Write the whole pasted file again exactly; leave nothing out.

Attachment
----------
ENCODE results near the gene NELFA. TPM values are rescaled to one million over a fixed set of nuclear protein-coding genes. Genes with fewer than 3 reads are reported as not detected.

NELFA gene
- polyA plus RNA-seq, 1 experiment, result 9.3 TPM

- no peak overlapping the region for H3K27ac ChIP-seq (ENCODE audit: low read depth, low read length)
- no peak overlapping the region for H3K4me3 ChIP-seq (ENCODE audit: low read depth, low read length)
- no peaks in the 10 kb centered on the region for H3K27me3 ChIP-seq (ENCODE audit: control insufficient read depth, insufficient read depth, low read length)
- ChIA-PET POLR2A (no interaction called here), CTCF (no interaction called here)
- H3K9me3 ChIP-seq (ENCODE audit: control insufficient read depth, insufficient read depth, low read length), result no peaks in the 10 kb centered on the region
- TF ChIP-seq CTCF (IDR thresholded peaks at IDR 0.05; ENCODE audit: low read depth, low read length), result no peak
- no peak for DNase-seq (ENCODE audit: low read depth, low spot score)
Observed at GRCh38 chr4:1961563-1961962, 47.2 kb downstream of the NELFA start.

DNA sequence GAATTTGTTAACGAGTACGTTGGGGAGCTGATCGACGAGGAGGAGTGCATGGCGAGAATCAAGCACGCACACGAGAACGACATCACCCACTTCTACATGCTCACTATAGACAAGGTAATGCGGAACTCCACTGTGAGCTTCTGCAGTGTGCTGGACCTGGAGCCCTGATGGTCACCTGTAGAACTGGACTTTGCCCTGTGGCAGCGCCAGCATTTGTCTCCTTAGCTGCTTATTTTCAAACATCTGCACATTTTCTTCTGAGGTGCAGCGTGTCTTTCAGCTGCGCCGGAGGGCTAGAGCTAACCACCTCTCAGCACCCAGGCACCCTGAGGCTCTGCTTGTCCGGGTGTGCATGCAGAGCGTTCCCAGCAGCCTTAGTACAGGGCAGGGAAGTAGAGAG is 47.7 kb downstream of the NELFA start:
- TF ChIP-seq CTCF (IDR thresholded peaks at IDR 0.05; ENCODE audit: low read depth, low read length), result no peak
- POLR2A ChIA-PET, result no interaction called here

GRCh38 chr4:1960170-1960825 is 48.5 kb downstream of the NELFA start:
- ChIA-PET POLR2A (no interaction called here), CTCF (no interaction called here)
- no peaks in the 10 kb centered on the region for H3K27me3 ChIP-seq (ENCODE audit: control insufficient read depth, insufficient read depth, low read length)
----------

ENCODE results near the gene NELFA. TPM values are rescaled to one million over a fixed set of nuclear protein-coding genes. Genes with fewer than 3 reads are reported as not detected.

NELFA gene
- polyA plus RNA-seq, 1 experiment, result 9.3 TPM

- no peak overlapping the region for H3K27ac ChIP-seq (ENCODE audit: low read depth, low read length)
- no peak overlapping the region for H3K4me3 ChIP-seq (ENCODE audit: low read depth, low read length)
- no peaks in the 10 kb centered on the region for H3K27me3 ChIP-seq (ENCODE audit: control insufficient read depth, insufficient read depth, low read length)
- ChIA-PET POLR2A (no interaction called here), CTCF (no interaction called here)
- H3K9me3 ChIP-seq (ENCODE audit: control insufficient read depth, insufficient read depth, low read length), result no peaks in the 10 kb centered on the region
- TF ChIP-seq CTCF (IDR thresholded peaks at IDR 0.05; ENCODE audit: low read depth, low read length), result no peak
- no peak for DNase-seq (ENCODE audit: low read depth, low spot score)
Observed at GRCh38 chr4:1961563-1961962, 47.2 kb downstream of the NELFA start.

DNA sequence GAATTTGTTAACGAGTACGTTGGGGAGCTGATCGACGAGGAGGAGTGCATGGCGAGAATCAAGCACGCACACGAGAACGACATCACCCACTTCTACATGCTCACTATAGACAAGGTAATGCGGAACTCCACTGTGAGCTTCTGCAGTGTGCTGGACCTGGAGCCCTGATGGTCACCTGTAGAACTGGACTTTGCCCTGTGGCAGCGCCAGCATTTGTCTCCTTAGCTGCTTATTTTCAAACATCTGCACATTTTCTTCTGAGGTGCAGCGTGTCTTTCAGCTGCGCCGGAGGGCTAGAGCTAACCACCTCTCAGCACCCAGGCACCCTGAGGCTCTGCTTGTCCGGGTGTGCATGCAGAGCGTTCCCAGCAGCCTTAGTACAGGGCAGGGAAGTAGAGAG is 47.7 kb downstream of the NELFA start:
- TF ChIP-seq CTCF (IDR thresholded peaks at IDR 0.05; ENCODE audit: low read depth, low read length), result no peak
- POLR2A ChIA-PET, result no interaction called here

GRCh38 chr4:1960170-1960825 is 48.5 kb downstream of the NELFA start:
- ChIA-PET POLR2A (no interaction called here), CTCF (no interaction called here)
- no peaks in the 10 kb centered on the region for H3K27me3 ChIP-seq (ENCODE audit: control insufficient read depth, insufficient read depth, low read length)